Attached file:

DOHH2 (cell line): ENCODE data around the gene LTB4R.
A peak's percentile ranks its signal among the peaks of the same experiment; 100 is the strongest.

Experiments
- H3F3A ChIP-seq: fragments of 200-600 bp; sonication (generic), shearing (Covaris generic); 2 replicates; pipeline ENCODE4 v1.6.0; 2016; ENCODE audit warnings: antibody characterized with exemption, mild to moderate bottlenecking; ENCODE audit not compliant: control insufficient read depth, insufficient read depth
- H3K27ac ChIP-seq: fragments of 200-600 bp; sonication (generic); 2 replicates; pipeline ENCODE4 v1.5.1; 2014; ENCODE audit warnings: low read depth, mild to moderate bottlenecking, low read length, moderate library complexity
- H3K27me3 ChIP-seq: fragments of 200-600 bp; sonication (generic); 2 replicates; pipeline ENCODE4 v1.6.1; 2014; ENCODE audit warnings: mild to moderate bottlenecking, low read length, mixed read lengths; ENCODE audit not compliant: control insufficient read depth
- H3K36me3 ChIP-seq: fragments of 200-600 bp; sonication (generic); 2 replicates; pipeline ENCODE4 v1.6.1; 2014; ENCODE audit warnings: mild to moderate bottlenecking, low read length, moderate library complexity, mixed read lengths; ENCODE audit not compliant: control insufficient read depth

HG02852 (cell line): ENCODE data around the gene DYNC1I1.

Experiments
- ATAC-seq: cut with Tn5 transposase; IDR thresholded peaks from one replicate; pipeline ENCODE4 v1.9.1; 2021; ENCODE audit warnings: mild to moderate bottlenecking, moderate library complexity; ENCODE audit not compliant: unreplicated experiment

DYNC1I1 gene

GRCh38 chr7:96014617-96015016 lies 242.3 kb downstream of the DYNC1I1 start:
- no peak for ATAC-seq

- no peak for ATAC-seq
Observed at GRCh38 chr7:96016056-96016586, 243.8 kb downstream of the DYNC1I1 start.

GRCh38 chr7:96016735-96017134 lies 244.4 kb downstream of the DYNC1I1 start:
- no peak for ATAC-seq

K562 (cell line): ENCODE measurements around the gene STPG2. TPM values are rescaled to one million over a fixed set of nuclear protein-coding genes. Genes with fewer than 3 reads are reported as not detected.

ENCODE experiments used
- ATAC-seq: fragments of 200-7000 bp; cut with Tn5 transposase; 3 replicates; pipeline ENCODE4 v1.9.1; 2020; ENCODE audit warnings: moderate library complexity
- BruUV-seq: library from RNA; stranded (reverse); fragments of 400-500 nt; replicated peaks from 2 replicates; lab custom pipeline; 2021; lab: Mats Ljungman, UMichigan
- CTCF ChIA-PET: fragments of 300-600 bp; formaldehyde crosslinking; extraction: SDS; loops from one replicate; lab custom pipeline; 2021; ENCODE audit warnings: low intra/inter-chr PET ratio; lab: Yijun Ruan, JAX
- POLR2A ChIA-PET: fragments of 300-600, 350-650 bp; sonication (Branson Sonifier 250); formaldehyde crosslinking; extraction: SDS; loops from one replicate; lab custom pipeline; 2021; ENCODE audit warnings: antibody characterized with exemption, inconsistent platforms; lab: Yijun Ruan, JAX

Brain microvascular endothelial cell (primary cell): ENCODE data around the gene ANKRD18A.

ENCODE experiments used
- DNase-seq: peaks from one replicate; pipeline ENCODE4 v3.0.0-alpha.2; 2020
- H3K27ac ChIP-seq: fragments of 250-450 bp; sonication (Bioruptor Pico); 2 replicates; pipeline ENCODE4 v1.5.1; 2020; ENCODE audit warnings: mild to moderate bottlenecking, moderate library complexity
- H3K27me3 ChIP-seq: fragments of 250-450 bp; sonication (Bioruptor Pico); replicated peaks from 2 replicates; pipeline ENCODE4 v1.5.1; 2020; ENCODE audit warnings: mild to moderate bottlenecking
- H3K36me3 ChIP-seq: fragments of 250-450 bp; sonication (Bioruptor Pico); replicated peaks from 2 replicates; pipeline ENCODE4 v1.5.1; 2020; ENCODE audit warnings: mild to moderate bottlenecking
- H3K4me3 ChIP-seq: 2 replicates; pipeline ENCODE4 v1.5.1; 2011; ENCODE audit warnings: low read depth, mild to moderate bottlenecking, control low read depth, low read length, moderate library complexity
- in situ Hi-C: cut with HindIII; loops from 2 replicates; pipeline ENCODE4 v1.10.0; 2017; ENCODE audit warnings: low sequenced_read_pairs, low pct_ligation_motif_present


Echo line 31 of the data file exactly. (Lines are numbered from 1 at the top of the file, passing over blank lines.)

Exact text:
- in situ Hi-C: cut with HindIII; loops from 2 replicates; pipeline ENCODE4 v1.10.0; 2017; ENCODE audit warnings: low sequenced_read_pairs, low pct_ligation_motif_present